Fasting from Technology and Food: We live in an addicted society—addictions to sugar, alcohol, cell phones, screen time, consumerism, porn, and war pervade our lives and the messages we constantly receive from media. Lent is a time to check our habits, cleanse our daily lives, and try something new. I became a vegetarian after giving up meat for the six weeks of Lent my freshman year of college. This year, I hope to give up sugar as well as facebook. There are times when our mind, body, and spirit deeply crave rest from the frenetic lives we live. Fasting helps us clear space. While some children might be so bold as to give something up during Lent, mostly I recommend fasting as an adult practice to model, and perhaps as a family practice for meals. If you plan to fast from something, share with your child why you are doing so, how it feels, your struggles and your triumphs. Model what it looks like to unplug for a season. It’s crucial for our kids to see this. As a family, especially if you are heavy meat eaters, consider a Meatless Monday or Fish Friday possibility. Enter into solidarity with the poor by having a once weekly meal of beans and rice. Some families do not have the flexibility to change their eating habits, but if you do, consider it. Model sacrifice and face the discomfort of longing with deeper compassion for those around the world who know discomfort daily.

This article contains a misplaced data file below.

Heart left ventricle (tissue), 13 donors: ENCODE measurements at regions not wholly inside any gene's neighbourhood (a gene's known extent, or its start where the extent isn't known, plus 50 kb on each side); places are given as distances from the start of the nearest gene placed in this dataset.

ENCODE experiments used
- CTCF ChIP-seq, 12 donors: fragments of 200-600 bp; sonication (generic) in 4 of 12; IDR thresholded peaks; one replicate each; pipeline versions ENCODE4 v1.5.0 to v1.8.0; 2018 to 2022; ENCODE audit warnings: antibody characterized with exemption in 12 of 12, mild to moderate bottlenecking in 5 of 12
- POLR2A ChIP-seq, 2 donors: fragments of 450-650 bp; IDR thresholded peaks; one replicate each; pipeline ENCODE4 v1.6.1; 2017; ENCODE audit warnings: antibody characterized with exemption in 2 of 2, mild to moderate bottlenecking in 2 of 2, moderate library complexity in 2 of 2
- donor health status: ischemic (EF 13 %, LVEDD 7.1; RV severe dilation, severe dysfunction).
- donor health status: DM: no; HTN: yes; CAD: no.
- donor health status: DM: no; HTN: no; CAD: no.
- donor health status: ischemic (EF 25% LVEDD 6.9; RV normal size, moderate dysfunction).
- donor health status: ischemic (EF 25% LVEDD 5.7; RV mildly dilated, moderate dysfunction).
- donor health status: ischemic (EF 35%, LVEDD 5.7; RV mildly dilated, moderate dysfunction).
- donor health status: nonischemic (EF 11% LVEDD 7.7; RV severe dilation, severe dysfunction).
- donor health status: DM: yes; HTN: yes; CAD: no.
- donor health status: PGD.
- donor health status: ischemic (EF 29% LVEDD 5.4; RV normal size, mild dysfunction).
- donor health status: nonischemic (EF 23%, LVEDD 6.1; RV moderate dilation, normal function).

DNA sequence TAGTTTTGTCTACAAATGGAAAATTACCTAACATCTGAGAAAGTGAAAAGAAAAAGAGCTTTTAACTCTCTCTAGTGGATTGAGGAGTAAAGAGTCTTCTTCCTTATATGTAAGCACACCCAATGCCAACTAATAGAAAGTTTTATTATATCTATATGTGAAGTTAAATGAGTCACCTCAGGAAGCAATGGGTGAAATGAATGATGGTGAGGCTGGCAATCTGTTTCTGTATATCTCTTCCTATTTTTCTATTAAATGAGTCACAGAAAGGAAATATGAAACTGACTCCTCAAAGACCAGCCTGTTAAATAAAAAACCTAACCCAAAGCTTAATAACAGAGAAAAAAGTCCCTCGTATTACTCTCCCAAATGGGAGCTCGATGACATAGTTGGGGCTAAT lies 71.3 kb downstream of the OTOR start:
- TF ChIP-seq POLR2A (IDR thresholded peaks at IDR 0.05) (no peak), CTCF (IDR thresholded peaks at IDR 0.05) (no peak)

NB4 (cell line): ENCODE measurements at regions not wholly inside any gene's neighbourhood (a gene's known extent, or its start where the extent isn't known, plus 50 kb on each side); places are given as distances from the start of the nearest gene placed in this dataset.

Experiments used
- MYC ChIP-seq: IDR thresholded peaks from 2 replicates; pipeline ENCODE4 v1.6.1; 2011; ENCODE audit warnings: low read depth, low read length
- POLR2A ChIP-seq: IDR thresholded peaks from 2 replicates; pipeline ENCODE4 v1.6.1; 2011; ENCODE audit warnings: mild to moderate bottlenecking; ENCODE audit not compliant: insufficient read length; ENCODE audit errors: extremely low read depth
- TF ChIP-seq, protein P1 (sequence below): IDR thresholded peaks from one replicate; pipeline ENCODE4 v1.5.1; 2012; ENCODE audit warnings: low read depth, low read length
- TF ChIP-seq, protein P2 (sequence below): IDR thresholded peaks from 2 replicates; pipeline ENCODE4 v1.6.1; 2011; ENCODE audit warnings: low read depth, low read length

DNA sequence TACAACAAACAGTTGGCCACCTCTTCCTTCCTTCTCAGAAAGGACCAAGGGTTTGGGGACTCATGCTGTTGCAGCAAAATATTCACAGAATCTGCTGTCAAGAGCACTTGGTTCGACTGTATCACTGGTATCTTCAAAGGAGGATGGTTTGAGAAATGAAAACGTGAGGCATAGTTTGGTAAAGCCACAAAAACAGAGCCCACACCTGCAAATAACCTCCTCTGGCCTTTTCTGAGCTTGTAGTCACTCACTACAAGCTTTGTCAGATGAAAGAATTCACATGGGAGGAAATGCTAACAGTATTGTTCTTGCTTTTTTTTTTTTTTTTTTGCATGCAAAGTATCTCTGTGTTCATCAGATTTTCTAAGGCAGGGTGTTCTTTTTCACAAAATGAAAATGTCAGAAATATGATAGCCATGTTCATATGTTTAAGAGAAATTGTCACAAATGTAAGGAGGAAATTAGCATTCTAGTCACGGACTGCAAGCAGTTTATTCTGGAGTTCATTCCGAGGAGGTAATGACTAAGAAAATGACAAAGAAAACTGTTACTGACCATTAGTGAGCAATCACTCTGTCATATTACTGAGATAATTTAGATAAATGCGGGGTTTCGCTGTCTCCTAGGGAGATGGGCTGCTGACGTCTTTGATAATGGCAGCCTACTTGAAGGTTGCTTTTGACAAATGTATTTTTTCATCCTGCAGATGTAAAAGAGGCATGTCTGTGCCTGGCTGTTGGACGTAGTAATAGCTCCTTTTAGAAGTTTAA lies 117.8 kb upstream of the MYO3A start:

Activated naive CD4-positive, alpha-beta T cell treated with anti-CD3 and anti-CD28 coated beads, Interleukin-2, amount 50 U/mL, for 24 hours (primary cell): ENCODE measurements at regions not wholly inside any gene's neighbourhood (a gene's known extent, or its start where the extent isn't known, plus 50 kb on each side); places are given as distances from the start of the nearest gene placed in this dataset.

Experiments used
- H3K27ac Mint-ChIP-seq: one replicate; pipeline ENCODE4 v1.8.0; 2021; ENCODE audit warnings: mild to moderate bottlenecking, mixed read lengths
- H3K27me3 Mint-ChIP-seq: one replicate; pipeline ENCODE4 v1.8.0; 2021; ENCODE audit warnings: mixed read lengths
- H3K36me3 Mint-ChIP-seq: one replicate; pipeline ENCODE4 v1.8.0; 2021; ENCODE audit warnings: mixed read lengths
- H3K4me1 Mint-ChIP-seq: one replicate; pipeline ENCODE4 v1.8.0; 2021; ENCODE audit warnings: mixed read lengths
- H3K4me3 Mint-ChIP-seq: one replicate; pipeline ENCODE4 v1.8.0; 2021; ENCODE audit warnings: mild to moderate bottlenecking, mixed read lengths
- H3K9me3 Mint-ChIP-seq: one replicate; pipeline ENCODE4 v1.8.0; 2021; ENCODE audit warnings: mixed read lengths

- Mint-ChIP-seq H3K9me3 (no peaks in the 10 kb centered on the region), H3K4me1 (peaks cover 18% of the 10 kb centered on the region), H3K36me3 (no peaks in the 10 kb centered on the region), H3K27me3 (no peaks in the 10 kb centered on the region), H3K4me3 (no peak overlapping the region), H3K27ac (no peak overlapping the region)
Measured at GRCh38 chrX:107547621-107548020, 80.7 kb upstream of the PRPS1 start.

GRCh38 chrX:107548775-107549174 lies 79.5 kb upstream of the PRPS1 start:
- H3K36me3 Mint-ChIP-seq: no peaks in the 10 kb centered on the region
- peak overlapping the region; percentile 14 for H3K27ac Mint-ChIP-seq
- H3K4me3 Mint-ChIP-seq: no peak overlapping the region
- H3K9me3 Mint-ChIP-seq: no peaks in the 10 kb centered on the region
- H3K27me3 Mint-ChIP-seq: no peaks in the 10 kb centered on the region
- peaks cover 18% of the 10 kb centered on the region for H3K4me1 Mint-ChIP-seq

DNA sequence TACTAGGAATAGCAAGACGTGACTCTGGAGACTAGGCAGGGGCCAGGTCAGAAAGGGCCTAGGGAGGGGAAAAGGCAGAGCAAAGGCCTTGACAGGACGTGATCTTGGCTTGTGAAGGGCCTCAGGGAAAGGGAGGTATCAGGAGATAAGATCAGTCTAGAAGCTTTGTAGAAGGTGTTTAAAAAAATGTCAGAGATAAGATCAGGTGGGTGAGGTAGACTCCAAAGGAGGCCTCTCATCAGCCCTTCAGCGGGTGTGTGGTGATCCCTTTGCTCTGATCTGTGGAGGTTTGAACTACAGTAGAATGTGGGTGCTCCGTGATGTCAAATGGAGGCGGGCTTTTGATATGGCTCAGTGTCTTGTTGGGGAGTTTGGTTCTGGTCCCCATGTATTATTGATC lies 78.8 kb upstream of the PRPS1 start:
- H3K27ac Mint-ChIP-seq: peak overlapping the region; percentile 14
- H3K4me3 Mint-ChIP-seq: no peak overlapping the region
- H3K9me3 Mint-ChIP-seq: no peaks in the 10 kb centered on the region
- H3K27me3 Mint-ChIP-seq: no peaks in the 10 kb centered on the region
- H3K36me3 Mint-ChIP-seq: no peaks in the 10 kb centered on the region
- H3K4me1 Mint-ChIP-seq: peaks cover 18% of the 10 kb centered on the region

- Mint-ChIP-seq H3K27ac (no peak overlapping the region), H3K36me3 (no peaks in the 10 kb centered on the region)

Mark Meals: Create an altar on or near your family dining table. Begin with six purple candles (representing the weeks of Lent) and a dark brown/light brown/cream candle to represent the Christ candle (note: I share the perspective of many faith leaders that we’ve moved past the time when it’s healthy to equate good/purity with white. The Christ candle is traditionally white, but I prefer a candle that transitions from cream to dark brown, and therefore represents all flesh colors). Add something to your altar or holy space each week…found natural elements are wonderful, such as moss, rocks, sticks, pinecones, flowers. Use the natural elements to build a progressive tomb if you have super creative powers. Imagine what Jesus might have seen on his way to Jerusalem, and honor his journey by placing little parts of those elements near your candle. In Advent, we progressively light a candle each week as we move closer to Christmas. In Lent, consider extinguishing a candle each week as we move closer to Easter. This represents moving deeper into shadow before we experience the full magic of the Christ light on Easter. Play with purple (the color of Lent) on the altar, in your wardrobe, in other spaces in the house. The color purple signifies royalty, and Jesus was a king with no palace, no army, no possessions. How did Jesus know power apart from wealth, violence, and might? This is the question we consider in Lent, how Jesus subverted the very meaning of power through love and especially love for the least, the lost, and the broken. Before meal time, remember that it is Lent by lighting the candles. Once a week, extinguish one. Read a psalm or a book about Lent briefly after the meal. I’m reading Make Room once a week with my family this year, recommended by a colleague. Even two minutes of reading after a meal can make meal time something more communal, holy, and beloved. Consider inviting someone special to your table once a week. Help your children decide who it will be, and be sure to invite an elder, or someone who lives alone, or someone living with illness or disability. Make them your special guest, lavish them with love and delicious food, and share the magic of your Lenten journey with them. If your church offers a weekly meal during Lent or an Ash Wednesday soup dinner, take part! Breaking bread with one another is always a holy act where we give and receive hospitality, remembering that all food and hospitality originates in God.